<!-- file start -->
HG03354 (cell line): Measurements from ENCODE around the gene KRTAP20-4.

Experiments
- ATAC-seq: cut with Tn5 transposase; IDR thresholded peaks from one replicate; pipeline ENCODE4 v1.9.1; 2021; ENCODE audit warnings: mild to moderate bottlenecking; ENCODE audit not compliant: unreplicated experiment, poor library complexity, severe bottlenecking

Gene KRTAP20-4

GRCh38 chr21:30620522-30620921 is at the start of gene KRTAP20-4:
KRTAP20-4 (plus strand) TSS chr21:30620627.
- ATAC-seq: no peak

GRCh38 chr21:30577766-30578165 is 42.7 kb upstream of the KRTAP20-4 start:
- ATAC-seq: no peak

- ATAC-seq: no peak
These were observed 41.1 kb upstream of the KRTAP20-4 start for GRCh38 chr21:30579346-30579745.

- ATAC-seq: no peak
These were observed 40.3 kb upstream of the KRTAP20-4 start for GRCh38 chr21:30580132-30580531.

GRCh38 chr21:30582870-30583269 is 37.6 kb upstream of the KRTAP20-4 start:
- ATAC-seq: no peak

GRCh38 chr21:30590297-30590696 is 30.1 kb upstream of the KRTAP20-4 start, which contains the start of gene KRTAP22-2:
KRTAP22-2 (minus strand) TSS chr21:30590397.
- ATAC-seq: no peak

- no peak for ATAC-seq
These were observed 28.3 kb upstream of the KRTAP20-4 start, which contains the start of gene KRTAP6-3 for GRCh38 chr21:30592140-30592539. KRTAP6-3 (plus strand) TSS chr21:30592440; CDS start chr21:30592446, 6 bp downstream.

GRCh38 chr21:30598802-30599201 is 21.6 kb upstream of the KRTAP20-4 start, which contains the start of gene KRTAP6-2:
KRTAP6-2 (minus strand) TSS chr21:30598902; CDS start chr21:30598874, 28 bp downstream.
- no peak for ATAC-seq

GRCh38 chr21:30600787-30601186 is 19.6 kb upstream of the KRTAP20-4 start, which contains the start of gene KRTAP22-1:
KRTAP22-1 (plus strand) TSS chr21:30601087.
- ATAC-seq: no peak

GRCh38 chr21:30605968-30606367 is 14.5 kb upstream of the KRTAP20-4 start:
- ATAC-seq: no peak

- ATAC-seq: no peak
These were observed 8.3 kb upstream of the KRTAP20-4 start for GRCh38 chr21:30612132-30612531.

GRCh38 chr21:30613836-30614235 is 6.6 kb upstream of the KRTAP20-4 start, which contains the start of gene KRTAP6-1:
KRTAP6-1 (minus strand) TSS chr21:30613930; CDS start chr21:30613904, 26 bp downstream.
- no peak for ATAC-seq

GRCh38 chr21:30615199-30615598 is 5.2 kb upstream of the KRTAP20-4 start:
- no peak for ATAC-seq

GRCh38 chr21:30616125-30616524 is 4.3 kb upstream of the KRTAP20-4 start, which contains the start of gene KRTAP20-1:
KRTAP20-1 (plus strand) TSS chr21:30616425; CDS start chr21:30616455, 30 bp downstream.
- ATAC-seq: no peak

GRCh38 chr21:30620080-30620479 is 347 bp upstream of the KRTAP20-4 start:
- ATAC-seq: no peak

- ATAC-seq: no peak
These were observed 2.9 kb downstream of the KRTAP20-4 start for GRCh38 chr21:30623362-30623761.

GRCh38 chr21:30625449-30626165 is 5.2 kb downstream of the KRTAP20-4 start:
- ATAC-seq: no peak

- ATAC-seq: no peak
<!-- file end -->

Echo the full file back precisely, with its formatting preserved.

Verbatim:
HG03354 (cell line): Measurements from ENCODE around the gene KRTAP20-4.

Experiments
- ATAC-seq: cut with Tn5 transposase; IDR thresholded peaks from one replicate; pipeline ENCODE4 v1.9.1; 2021; ENCODE audit warnings: mild to moderate bottlenecking; ENCODE audit not compliant: unreplicated experiment, poor library complexity, severe bottlenecking

Gene KRTAP20-4

GRCh38 chr21:30620522-30620921 is at the start of gene KRTAP20-4:
KRTAP20-4 (plus strand) TSS chr21:30620627.
- ATAC-seq: no peak

GRCh38 chr21:30577766-30578165 is 42.7 kb upstream of the KRTAP20-4 start:
- ATAC-seq: no peak

- ATAC-seq: no peak
These were observed 41.1 kb upstream of the KRTAP20-4 start for GRCh38 chr21:30579346-30579745.

- ATAC-seq: no peak
These were observed 40.3 kb upstream of the KRTAP20-4 start for GRCh38 chr21:30580132-30580531.

GRCh38 chr21:30582870-30583269 is 37.6 kb upstream of the KRTAP20-4 start:
- ATAC-seq: no peak

GRCh38 chr21:30590297-30590696 is 30.1 kb upstream of the KRTAP20-4 start, which contains the start of gene KRTAP22-2:
KRTAP22-2 (minus strand) TSS chr21:30590397.
- ATAC-seq: no peak

- no peak for ATAC-seq
These were observed 28.3 kb upstream of the KRTAP20-4 start, which contains the start of gene KRTAP6-3 for GRCh38 chr21:30592140-30592539. KRTAP6-3 (plus strand) TSS chr21:30592440; CDS start chr21:30592446, 6 bp downstream.

GRCh38 chr21:30598802-30599201 is 21.6 kb upstream of the KRTAP20-4 start, which contains the start of gene KRTAP6-2:
KRTAP6-2 (minus strand) TSS chr21:30598902; CDS start chr21:30598874, 28 bp downstream.
- no peak for ATAC-seq

GRCh38 chr21:30600787-30601186 is 19.6 kb upstream of the KRTAP20-4 start, which contains the start of gene KRTAP22-1:
KRTAP22-1 (plus strand) TSS chr21:30601087.
- ATAC-seq: no peak

GRCh38 chr21:30605968-30606367 is 14.5 kb upstream of the KRTAP20-4 start:
- ATAC-seq: no peak

- ATAC-seq: no peak
These were observed 8.3 kb upstream of the KRTAP20-4 start for GRCh38 chr21:30612132-30612531.

GRCh38 chr21:30613836-30614235 is 6.6 kb upstream of the KRTAP20-4 start, which contains the start of gene KRTAP6-1:
KRTAP6-1 (minus strand) TSS chr21:30613930; CDS start chr21:30613904, 26 bp downstream.
- no peak for ATAC-seq

GRCh38 chr21:30615199-30615598 is 5.2 kb upstream of the KRTAP20-4 start:
- no peak for ATAC-seq

GRCh38 chr21:30616125-30616524 is 4.3 kb upstream of the KRTAP20-4 start, which contains the start of gene KRTAP20-1:
KRTAP20-1 (plus strand) TSS chr21:30616425; CDS start chr21:30616455, 30 bp downstream.
- ATAC-seq: no peak

GRCh38 chr21:30620080-30620479 is 347 bp upstream of the KRTAP20-4 start:
- ATAC-seq: no peak

- ATAC-seq: no peak
These were observed 2.9 kb downstream of the KRTAP20-4 start for GRCh38 chr21:30623362-30623761.

GRCh38 chr21:30625449-30626165 is 5.2 kb downstream of the KRTAP20-4 start:
- ATAC-seq: no peak

- ATAC-seq: no peak